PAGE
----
?

Today

8:30 AM to 5:00 PM.

Covid-19 testing

Not provided

This practice is not currently providing COVID-19 testing except in some circumstances. Please refer to a list of other testing services available.

Doctors

  • Dr Paul Keys

    General Practitioner - Vocationally Registered

How do I access this service?

Enrolled patients, Make an appointment

Enrolling new patients

No

This practice is not currently enrolling new patients.

Hours

8:30 AM to 5:00 PM.

Mon – Fri 8:30 AM – 5:00 PM

After Hours:

Phone GP practice and follow instructions. You will be transferred to an after hours service who will direct you

Note: Staff meeting every 1st TUESDAY of the month between 1000-1100

Public Holidays: Closed Waitangi Day (6 Feb), Good Friday (29 Mar), Easter Sunday (31 Mar), Easter Monday (1 Apr), ANZAC Day (25 Apr), King's Birthday (3 Jun), Matariki (28 Jun), South Canterbury Anniversary (23 Sep), Labour Day (28 Oct).

Services Provided

Cervical Screening

All women and people with a cervix aged 25 – 69 who have ever had intimate skin-to-skin contact or been sexually active should have regular cervical screening. This includes women who have been immunised against HPV. Together, regular screening and HPV immunisation provide the best protection against cervical cancer. There are now more options for how you have cervical screening done: a simple vaginal swab test for HPV, either done yourself or with help from a healthcare professional a cervical sample taken by a healthcare professional (used to be known as a smear test). Talk with your healthcare provider to decide which option is best for you. If HPV is found, you may need to have a follow-up test or be referred directly for colposcopy. If you’ve not yet had HPV testing, you should be screened 3 years after your last test (or 1 year if immune deficient). Once you have had an HPV test, and providing HPV is not found, your next screening will be in 5 years (or 3 years if immune deficient). For more information: Cervical screening | Time to Screen - National Screening Unit

All women and people with a cervix aged 25 – 69 who have ever had intimate skin-to-skin contact or been sexually active should have regular cervical screening. This includes women who have been immunised against HPV. Together, regular screening and HPV immunisation provide the best protection against cervical cancer.

There are now more options for how you have cervical screening done:

  • a simple vaginal swab test for HPV, either done yourself or with help from a healthcare professional
  • a cervical sample taken by a healthcare professional (used to be known as a smear test).

Talk with your healthcare provider to decide which option is best for you.

If HPV is found, you may need to have a follow-up test or be referred directly for colposcopy.

If you’ve not yet had HPV testing, you should be screened 3 years after your last test (or 1 year if immune deficient). Once you have had an HPV test, and providing HPV is not found, your next screening will be in 5 years (or 3 years if immune deficient).

For more information: Cervical screening | Time to Screen - National Screening Unit

Immunisation

Immunisation is the safest and most effective way to provide protection for you and your tamariki’s health. For more information view the NZ immunisation schedule.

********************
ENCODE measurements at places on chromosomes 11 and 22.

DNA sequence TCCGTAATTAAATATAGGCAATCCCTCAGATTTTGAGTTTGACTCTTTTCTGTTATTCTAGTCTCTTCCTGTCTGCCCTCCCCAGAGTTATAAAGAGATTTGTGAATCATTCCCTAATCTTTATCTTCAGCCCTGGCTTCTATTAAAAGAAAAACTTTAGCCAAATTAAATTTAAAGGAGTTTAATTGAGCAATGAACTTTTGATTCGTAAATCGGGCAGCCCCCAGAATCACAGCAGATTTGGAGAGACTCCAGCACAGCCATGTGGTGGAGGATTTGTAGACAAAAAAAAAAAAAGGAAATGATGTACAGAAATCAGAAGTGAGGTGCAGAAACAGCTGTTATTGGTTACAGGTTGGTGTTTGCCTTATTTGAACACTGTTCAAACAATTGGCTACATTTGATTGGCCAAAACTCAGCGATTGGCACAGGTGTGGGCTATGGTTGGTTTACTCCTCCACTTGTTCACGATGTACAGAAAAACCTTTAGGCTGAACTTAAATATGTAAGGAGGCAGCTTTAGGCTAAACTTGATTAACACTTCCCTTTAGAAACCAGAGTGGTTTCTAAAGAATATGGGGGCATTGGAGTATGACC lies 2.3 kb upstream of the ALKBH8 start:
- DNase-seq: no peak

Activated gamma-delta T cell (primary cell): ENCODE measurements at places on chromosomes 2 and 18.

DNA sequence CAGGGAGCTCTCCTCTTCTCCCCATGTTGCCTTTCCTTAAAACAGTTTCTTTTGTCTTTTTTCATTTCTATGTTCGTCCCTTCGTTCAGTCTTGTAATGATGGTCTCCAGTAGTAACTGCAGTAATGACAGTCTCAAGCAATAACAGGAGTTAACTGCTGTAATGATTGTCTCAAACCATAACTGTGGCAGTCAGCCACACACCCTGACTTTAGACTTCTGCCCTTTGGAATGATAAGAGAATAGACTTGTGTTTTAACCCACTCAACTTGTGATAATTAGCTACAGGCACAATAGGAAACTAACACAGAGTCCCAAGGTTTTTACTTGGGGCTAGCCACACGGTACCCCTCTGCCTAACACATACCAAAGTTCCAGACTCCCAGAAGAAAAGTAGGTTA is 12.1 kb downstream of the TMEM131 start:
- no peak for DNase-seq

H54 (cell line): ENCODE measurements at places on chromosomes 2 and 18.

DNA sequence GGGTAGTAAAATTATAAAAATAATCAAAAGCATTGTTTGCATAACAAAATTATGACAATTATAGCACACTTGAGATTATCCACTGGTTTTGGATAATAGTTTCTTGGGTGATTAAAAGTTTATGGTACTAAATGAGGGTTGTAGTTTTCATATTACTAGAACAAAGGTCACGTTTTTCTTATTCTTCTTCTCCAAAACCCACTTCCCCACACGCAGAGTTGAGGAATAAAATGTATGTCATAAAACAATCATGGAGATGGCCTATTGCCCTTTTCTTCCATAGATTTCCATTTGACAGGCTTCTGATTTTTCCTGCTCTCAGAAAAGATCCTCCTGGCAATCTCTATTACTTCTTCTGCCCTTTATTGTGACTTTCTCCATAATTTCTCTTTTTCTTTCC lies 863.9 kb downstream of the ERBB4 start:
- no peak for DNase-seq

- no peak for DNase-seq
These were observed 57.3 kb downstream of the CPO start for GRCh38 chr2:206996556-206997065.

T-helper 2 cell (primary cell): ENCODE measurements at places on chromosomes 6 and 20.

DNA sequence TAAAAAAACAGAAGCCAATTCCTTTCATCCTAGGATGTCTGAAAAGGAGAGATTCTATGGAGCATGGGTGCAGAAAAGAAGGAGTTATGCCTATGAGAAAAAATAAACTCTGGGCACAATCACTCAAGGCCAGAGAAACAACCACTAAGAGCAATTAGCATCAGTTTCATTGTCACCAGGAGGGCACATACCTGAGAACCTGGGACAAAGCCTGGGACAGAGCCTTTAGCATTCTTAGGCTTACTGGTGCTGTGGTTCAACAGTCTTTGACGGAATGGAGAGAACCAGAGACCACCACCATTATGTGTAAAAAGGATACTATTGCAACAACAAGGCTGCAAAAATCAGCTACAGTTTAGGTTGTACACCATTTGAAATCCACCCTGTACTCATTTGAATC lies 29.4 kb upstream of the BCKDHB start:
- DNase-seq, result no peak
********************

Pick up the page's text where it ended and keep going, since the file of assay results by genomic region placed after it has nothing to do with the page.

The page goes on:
• Pregnancy vaccinations
  • Childhood immunisation programme
  • 45 year old vaccinations
  • Adult flu vaccine
  • Child flu vaccine
  • Diphtheria / Tetanus / Pertussis (whooping cough) vaccine
  • Measles / Mumps / Rubella (MMR) vaccine
  • Meningococcal vaccine

Immunisation is the safest and most effective way to provide protection for you and your tamariki’s health. For more information view the NZ immunisation schedule.

Long Acting Reversible Contraception (LARC)

LARC methods are very effective at preventing unplanned pregnancy and are “fit and forget” forms of contraception – you don’t need to remember them every day or every month. LARC methods: Intrauterine Contraceptive Devices (IUCD or IUD) are inserted through the cervix into a woman’s uterus. IUCDs may be either hormonal (Mirena® or Jaydess® ) or non-hormonal (copper IUCD). Jadelle® is a hormone-releasing implant that is inserted just under the skin of the upper arm. Depending on the type of device, it will need to be changed after between three and ten years. Read more about LARC methods here

  • Free or subsidised contraception services (enquire for eligibility and details)
  • IUD inserts
  • Implant (Jadelle) inserts
  • IUD removals
  • Implant (Jadelle) removal

LARC methods are very effective at preventing unplanned pregnancy and are “fit and forget” forms of contraception – you don’t need to remember them every day or every month. LARC methods:

  • Intrauterine Contraceptive Devices (IUCD or IUD) are inserted through the cervix into a woman’s uterus. IUCDs may be either hormonal (Mirena® or Jaydess® ) or non-hormonal (copper IUCD).
  • Jadelle® is a hormone-releasing implant that is inserted just under the skin of the upper arm.

Depending on the type of device, it will need to be changed after between three and ten years.

Read more about LARC methods here

Contact Details

16 Cox Street, Geraldine

South Canterbury

8:30 AM to 5:00 PM.

16 Cox Street
Geraldine
Canterbury 7930

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Street Address

16 Cox Street
Geraldine
Canterbury 7930

This page was last updated at 12:02PM on February 19, 2024.